Anglo-saksi-miekka, Fetter Lane, 700-luku

  • 550,00€
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This gorgeous one-handed Saxon sword is based on the surviving components of an original artefact - the upper part of a sword grip and pommel excavated during construction works on Fetter Lane, London (hence the name), and donated to the British Museum in 1893. The extremely well-preserved, beautifully detailed original find made of gilded silver is an absolutely unique piece of Middle Anglo-Saxon history, still on display at the British Museum in London today. Owing to its construction, shape and intricate ornamental motifs, this finely crafted masterpiece is historically placed in the late 8th century and believed to have been the prestige weapon of a wealthy warrior or nobleman of Germanic descent.

As the blade of the actual archaeological piece is missing, a classic Dark Ages blade (broad, straight, double-edged) was chosen for this highly detailed Fetter Lane sword reconstruction. It is made of Damascus steel* and features a broad fuller that runs almost its entire length on both sides. The parallel edges are unsharpened. The richly decorated hilt is cast from brass. It is composed of several parts riveted together (just like the original) and closely recreates the fine designs of the museum piece. The pommel cap is made of a domed central element flanked by three smaller lobes and beaded wire patterns on each side. The pommel bar and the guard have both the same three-part layout and feature diagonal ribbing and an intermediate tin-plated brass layer. The grip is densely and intricately adorned with different motifs of intertwined leafy plants/tendrils and animals on either side (whirling serpents on one side and a bird- or eagle-like creature on the other).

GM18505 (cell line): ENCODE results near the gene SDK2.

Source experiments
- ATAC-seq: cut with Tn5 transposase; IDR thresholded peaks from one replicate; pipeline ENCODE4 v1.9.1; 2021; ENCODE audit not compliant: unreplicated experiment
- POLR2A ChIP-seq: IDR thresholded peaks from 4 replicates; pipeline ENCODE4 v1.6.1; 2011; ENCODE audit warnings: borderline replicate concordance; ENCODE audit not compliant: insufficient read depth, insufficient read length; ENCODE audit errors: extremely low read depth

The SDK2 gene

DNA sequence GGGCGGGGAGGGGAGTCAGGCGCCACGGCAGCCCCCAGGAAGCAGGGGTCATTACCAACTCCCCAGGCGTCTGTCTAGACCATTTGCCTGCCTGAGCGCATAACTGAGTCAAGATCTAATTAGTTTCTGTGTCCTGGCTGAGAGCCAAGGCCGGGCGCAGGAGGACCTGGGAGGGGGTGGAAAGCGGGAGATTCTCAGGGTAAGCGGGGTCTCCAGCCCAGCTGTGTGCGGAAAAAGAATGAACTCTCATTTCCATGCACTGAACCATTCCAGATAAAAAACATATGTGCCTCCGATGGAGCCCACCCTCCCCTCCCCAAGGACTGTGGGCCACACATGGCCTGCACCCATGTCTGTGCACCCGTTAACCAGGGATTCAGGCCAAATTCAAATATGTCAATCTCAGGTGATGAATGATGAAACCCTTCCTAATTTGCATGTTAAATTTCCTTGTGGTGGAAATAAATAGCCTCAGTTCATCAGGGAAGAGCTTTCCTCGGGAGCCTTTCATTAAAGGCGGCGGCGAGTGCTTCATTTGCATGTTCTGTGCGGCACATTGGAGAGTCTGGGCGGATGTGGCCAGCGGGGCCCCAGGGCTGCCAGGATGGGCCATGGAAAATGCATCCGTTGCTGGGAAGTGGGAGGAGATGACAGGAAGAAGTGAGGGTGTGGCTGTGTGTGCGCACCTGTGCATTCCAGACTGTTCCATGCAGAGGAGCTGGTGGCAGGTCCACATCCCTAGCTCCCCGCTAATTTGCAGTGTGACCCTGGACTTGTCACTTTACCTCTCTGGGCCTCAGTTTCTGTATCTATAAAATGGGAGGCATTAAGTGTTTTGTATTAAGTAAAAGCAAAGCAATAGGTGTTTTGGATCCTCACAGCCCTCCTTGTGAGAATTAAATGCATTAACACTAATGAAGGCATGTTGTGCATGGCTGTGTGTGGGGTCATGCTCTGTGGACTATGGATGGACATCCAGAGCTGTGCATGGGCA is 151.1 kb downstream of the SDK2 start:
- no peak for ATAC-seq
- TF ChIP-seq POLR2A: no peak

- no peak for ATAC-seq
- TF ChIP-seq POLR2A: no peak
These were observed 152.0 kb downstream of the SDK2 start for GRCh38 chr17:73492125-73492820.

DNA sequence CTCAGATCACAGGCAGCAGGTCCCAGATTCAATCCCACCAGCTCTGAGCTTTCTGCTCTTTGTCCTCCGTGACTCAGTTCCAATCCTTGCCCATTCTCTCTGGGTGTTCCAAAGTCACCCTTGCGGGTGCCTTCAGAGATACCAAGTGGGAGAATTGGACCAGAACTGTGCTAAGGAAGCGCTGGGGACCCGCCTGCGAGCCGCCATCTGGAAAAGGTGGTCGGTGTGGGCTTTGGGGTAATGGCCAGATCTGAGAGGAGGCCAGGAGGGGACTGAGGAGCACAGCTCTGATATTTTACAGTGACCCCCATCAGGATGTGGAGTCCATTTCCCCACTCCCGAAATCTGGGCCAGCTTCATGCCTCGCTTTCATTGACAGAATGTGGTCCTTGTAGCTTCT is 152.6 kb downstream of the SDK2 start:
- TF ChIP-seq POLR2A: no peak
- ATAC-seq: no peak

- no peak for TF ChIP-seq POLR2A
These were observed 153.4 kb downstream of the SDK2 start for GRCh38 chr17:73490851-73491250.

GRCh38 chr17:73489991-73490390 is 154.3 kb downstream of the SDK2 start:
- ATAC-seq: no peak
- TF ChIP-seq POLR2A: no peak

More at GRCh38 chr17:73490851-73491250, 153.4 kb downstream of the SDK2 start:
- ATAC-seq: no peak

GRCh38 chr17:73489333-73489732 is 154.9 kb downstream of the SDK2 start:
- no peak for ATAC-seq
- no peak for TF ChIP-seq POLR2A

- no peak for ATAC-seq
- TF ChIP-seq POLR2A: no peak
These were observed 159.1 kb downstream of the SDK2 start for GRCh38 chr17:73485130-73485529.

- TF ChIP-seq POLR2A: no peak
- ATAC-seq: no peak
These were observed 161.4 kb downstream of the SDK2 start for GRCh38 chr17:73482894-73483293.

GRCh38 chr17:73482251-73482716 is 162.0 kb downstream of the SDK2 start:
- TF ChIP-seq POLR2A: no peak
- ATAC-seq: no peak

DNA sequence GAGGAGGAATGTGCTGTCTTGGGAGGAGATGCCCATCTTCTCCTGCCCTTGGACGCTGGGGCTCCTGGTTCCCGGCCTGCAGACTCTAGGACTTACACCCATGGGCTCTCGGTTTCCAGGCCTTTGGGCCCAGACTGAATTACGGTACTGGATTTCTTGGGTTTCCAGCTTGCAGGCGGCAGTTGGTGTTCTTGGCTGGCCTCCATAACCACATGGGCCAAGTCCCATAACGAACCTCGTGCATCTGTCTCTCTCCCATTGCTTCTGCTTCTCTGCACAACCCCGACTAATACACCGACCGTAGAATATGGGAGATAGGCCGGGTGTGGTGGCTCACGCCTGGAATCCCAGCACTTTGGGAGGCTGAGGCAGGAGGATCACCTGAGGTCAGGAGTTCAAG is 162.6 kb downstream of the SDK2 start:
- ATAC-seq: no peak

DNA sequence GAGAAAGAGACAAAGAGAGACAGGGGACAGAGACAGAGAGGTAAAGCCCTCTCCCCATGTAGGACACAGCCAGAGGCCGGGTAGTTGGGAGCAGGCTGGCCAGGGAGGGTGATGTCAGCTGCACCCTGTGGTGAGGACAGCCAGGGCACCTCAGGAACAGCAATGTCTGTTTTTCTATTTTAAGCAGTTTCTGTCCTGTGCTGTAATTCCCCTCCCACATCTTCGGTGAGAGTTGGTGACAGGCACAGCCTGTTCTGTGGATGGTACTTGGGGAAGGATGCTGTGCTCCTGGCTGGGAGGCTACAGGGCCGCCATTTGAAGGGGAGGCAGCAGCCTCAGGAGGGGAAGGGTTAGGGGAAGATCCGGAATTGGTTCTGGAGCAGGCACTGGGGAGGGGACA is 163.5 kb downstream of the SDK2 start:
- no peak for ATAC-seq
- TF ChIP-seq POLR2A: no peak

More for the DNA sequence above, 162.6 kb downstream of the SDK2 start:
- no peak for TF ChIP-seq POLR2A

This early medieval single-handed sword comes complete with a brown wood-and-leather scabbard with wooden suspension loop (max. belt width 5 cm) and brass throat and chape.